By Allan C. Galis, published on March 1, 2009, in Georgia Journal of International and Comparative Law.
The United Nations Educational, Scientific, and Cultural Organization’s (UNESCO) World Heritage Convention has been called “the most successful global instrument for the protection of cultural and natural heritage,” 1 while also being criticized as “an instrument of ‘foreign domination.’ ” 2 Adopted by the United Nations in 1972, the World Heritage Convention (the Convention) is intended to identify, protect, and preserve cultural and natural heritage sites of “outstanding universal value” around the world. 3 Currently, 890 sites are protected under the Convention, 4 but not all of these listings were accepted without controversy. 5 The most recent controversial listing involves a border dispute between Thailand and Cambodia. The controversy surrounds the Temple of Preah Vihear and its inclusion on the World Heritage List (the List) as a Cambodian site. 6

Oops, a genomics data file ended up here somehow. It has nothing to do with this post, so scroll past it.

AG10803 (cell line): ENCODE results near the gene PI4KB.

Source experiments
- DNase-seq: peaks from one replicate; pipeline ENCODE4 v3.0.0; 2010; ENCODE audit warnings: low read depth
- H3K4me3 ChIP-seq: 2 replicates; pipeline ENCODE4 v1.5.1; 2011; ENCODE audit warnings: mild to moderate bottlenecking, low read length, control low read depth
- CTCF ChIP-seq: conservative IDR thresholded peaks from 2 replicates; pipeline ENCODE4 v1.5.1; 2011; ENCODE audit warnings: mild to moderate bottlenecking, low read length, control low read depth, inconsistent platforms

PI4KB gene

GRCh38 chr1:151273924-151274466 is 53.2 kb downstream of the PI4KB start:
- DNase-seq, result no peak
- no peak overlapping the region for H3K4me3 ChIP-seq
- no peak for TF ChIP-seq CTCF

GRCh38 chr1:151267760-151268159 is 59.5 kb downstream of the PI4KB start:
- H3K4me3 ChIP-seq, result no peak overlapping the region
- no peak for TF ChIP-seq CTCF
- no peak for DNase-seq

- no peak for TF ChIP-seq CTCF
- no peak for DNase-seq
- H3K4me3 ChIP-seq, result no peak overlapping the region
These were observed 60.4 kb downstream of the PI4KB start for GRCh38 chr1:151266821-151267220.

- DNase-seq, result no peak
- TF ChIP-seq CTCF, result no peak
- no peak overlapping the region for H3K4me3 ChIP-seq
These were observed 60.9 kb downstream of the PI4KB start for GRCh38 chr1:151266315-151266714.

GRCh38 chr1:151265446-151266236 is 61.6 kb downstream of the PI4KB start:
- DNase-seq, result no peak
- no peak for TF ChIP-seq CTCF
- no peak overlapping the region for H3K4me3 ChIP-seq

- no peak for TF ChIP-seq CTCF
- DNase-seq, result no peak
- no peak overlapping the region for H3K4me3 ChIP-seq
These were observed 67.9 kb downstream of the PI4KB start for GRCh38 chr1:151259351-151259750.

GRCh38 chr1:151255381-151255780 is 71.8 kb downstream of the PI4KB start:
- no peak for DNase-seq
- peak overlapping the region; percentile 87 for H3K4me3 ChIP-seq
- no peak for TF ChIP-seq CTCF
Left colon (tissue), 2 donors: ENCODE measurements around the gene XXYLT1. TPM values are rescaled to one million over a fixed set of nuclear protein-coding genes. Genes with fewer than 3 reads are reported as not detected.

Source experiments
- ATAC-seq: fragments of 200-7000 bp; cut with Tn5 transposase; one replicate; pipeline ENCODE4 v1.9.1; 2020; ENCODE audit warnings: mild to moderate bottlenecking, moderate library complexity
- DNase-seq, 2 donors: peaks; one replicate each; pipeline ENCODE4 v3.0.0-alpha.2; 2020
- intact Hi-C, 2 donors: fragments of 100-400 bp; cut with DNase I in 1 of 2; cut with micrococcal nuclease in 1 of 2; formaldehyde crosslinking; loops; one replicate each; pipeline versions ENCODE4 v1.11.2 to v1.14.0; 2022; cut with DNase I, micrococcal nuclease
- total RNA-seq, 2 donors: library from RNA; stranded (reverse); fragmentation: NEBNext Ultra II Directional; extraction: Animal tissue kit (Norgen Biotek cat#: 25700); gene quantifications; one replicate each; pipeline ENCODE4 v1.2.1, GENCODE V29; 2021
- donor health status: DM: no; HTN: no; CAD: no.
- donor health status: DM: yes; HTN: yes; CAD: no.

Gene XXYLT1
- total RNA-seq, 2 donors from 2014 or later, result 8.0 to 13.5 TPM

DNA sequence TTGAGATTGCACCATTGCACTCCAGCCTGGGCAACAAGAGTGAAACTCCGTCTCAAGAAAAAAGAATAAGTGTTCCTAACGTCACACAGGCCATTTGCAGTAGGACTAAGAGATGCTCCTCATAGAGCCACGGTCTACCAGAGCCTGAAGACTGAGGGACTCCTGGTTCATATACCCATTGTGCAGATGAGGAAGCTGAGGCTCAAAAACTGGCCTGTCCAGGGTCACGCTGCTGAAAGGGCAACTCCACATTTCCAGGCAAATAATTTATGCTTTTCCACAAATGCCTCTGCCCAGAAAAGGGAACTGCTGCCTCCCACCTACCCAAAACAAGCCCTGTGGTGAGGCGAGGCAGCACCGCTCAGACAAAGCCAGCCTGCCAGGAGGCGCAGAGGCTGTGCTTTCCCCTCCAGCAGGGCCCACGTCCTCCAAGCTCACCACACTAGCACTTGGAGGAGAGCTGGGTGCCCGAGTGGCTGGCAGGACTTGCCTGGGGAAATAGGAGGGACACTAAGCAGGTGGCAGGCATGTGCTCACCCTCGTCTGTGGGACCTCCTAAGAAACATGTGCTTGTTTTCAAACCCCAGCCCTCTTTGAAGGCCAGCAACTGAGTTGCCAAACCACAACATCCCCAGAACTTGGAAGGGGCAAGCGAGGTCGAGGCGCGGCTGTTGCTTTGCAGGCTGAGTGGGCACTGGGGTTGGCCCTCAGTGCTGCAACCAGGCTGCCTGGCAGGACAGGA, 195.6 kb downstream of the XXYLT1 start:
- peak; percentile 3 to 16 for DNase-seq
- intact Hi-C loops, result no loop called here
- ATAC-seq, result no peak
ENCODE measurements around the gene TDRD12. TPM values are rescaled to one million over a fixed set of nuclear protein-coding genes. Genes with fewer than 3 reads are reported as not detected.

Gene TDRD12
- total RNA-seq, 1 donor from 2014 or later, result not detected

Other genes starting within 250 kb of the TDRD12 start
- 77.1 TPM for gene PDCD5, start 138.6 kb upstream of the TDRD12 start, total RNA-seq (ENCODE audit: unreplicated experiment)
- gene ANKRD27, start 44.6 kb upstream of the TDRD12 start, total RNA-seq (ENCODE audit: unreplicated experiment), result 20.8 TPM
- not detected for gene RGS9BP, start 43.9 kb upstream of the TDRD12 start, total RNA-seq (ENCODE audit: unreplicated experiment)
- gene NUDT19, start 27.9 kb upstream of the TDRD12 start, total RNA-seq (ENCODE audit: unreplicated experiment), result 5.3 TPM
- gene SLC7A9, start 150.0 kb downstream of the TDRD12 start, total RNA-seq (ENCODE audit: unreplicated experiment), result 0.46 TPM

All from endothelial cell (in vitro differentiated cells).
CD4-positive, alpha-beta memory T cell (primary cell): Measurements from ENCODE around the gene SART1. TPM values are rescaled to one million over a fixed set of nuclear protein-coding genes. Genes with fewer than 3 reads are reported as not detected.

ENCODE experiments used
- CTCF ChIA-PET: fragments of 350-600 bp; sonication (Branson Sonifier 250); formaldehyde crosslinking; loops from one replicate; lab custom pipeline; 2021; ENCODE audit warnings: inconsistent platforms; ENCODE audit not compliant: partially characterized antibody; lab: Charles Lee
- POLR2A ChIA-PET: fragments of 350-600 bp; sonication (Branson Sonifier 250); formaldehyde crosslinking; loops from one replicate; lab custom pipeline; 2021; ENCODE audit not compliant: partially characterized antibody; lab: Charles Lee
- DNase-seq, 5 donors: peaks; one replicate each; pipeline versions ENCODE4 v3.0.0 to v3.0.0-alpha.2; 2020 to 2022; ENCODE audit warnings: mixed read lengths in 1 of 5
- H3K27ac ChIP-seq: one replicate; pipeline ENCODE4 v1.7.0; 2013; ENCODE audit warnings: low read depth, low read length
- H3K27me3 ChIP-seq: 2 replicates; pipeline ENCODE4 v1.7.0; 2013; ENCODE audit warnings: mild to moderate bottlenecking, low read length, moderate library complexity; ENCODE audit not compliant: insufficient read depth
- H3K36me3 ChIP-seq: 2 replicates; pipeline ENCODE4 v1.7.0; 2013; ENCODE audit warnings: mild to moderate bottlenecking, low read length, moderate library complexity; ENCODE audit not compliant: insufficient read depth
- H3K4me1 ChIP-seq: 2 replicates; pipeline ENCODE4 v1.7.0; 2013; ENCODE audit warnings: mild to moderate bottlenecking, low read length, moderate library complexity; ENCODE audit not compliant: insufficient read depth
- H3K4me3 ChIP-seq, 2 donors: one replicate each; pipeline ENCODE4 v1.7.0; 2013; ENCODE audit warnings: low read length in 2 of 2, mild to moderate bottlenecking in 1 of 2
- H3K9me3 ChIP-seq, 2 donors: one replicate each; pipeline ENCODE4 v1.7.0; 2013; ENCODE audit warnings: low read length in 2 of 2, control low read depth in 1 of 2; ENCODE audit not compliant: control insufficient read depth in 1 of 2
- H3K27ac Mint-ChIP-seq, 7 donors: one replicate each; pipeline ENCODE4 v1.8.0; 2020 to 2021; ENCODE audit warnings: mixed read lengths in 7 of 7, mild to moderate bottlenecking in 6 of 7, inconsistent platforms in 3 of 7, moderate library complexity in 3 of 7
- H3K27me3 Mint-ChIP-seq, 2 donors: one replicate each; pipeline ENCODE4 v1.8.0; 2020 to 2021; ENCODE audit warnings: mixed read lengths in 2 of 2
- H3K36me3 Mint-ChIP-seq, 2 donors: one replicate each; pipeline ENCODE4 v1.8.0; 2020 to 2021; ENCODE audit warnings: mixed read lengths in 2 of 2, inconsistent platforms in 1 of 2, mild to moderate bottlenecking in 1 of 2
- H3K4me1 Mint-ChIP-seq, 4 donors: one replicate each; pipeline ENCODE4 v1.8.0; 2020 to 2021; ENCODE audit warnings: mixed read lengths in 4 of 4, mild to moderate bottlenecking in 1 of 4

When determining whether a site should be inscribed on the List, the World Heritage Committee primarily determines whether the site meets one or more of ten criteria for “outstanding universal value.” 7 A secondary consideration is that each potential site must meet certain “conditions of integrity and/or authenticity.” 8 Finally, the nominating state must ensure that an adequate system of protection and management of the site is in place prior to inscription on the List. 9 Absent from the selection criteria and the nomination and selection processes at large, however, is any mechanism for dealing with sites which are the source of, or otherwise involved in, political dispute.
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